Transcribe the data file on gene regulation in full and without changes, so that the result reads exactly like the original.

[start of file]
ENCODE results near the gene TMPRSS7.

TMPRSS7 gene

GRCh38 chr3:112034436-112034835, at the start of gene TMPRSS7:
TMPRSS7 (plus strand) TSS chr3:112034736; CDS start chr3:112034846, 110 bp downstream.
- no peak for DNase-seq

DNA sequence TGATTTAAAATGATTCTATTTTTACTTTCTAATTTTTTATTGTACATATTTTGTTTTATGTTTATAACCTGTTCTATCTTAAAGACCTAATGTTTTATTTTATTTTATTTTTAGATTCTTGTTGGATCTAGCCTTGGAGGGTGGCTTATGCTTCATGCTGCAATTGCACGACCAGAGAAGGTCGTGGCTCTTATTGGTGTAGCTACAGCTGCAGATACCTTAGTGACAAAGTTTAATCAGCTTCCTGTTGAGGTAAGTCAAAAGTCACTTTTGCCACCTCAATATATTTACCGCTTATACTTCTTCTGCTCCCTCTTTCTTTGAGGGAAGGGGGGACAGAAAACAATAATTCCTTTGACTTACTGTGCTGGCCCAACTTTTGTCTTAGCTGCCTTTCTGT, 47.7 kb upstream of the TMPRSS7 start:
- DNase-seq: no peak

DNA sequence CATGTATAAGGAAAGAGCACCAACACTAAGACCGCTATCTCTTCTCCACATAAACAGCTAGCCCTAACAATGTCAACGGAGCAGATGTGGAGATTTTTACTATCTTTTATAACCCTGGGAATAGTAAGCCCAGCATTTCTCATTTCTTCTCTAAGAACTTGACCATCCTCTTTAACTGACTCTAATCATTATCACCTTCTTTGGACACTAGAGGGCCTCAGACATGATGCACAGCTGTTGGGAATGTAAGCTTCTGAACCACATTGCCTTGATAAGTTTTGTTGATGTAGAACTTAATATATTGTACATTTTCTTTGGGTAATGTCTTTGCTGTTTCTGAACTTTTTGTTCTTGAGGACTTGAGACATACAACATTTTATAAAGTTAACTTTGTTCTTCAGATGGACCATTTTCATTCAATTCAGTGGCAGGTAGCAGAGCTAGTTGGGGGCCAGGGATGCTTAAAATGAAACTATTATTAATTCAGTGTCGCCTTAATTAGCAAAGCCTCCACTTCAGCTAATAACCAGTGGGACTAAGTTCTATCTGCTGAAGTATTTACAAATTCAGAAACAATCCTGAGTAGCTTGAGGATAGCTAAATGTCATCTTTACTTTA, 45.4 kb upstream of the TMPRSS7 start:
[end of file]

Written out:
ENCODE results near the gene TMPRSS7.

TMPRSS7 gene

GRCh38 chr3:112034436-112034835, at the start of gene TMPRSS7:
TMPRSS7 (plus strand) TSS chr3:112034736; CDS start chr3:112034846, 110 bp downstream.
- no peak for DNase-seq

DNA sequence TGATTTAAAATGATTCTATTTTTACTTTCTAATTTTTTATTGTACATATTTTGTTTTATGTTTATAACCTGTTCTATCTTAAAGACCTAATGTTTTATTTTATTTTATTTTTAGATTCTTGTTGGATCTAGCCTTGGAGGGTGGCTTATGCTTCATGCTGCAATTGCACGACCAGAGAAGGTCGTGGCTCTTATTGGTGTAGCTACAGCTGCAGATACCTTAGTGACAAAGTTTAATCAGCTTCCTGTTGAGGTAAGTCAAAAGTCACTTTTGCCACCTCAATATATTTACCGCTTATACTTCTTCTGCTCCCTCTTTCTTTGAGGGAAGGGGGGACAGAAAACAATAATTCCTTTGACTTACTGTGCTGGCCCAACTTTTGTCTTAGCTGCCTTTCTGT, 47.7 kb upstream of the TMPRSS7 start:
- DNase-seq: no peak

DNA sequence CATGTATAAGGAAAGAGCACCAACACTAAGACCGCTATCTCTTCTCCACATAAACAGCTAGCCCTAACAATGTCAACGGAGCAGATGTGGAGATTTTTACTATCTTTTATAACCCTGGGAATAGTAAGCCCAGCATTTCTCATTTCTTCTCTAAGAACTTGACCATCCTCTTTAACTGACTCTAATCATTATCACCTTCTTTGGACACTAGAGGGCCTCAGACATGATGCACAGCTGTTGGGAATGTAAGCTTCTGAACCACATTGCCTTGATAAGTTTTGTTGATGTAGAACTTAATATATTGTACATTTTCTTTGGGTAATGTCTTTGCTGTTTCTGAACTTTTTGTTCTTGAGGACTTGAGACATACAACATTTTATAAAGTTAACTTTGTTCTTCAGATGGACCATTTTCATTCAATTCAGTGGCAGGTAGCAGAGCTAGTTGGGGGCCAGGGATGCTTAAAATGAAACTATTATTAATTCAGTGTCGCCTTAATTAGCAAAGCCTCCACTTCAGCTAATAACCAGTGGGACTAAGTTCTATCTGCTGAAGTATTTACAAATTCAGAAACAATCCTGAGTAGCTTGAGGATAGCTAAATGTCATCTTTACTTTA, 45.4 kb upstream of the TMPRSS7 start: